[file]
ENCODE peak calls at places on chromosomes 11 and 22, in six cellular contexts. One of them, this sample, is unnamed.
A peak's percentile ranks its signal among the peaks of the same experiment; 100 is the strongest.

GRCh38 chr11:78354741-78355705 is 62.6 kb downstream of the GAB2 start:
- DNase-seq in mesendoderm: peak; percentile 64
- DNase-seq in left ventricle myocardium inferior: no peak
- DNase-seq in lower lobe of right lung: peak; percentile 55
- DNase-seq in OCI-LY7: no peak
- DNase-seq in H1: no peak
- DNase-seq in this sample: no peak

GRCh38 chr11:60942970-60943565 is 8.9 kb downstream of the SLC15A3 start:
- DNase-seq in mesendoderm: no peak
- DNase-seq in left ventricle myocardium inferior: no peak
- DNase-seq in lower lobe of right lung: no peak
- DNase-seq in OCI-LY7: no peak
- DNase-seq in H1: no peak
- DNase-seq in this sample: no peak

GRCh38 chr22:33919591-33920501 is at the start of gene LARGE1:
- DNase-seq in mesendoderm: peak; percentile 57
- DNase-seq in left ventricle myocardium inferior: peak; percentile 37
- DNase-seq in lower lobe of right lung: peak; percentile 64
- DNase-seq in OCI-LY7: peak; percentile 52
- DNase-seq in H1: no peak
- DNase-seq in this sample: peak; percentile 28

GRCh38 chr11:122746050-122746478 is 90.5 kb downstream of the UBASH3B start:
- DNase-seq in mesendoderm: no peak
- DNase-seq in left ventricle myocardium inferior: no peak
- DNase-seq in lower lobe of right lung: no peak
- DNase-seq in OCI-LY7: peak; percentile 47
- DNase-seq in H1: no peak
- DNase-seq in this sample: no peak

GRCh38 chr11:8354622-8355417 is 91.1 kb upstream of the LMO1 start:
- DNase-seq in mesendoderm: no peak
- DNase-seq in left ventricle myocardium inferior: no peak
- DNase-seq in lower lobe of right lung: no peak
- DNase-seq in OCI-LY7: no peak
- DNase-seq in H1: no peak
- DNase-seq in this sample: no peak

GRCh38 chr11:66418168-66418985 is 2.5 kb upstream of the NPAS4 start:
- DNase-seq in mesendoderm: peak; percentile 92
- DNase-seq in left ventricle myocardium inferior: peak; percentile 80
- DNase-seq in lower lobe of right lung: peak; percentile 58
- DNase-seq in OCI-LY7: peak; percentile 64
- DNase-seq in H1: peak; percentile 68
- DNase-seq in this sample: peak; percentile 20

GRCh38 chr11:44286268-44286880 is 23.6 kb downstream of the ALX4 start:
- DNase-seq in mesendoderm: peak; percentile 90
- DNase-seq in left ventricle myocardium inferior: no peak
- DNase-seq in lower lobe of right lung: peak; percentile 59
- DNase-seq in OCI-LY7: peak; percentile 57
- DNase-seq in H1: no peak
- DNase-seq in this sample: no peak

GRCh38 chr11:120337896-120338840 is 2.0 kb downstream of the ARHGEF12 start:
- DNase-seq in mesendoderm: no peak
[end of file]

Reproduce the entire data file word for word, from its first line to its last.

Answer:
ENCODE peak calls at places on chromosomes 11 and 22, in six cellular contexts. One of them, this sample, is unnamed.
A peak's percentile ranks its signal among the peaks of the same experiment; 100 is the strongest.

GRCh38 chr11:78354741-78355705 is 62.6 kb downstream of the GAB2 start:
- DNase-seq in mesendoderm: peak; percentile 64
- DNase-seq in left ventricle myocardium inferior: no peak
- DNase-seq in lower lobe of right lung: peak; percentile 55
- DNase-seq in OCI-LY7: no peak
- DNase-seq in H1: no peak
- DNase-seq in this sample: no peak

GRCh38 chr11:60942970-60943565 is 8.9 kb downstream of the SLC15A3 start:
- DNase-seq in mesendoderm: no peak
- DNase-seq in left ventricle myocardium inferior: no peak
- DNase-seq in lower lobe of right lung: no peak
- DNase-seq in OCI-LY7: no peak
- DNase-seq in H1: no peak
- DNase-seq in this sample: no peak

GRCh38 chr22:33919591-33920501 is at the start of gene LARGE1:
- DNase-seq in mesendoderm: peak; percentile 57
- DNase-seq in left ventricle myocardium inferior: peak; percentile 37
- DNase-seq in lower lobe of right lung: peak; percentile 64
- DNase-seq in OCI-LY7: peak; percentile 52
- DNase-seq in H1: no peak
- DNase-seq in this sample: peak; percentile 28

GRCh38 chr11:122746050-122746478 is 90.5 kb downstream of the UBASH3B start:
- DNase-seq in mesendoderm: no peak
- DNase-seq in left ventricle myocardium inferior: no peak
- DNase-seq in lower lobe of right lung: no peak
- DNase-seq in OCI-LY7: peak; percentile 47
- DNase-seq in H1: no peak
- DNase-seq in this sample: no peak

GRCh38 chr11:8354622-8355417 is 91.1 kb upstream of the LMO1 start:
- DNase-seq in mesendoderm: no peak
- DNase-seq in left ventricle myocardium inferior: no peak
- DNase-seq in lower lobe of right lung: no peak
- DNase-seq in OCI-LY7: no peak
- DNase-seq in H1: no peak
- DNase-seq in this sample: no peak

GRCh38 chr11:66418168-66418985 is 2.5 kb upstream of the NPAS4 start:
- DNase-seq in mesendoderm: peak; percentile 92
- DNase-seq in left ventricle myocardium inferior: peak; percentile 80
- DNase-seq in lower lobe of right lung: peak; percentile 58
- DNase-seq in OCI-LY7: peak; percentile 64
- DNase-seq in H1: peak; percentile 68
- DNase-seq in this sample: peak; percentile 20

GRCh38 chr11:44286268-44286880 is 23.6 kb downstream of the ALX4 start:
- DNase-seq in mesendoderm: peak; percentile 90
- DNase-seq in left ventricle myocardium inferior: no peak
- DNase-seq in lower lobe of right lung: peak; percentile 59
- DNase-seq in OCI-LY7: peak; percentile 57
- DNase-seq in H1: no peak
- DNase-seq in this sample: no peak

GRCh38 chr11:120337896-120338840 is 2.0 kb downstream of the ARHGEF12 start:
- DNase-seq in mesendoderm: no peak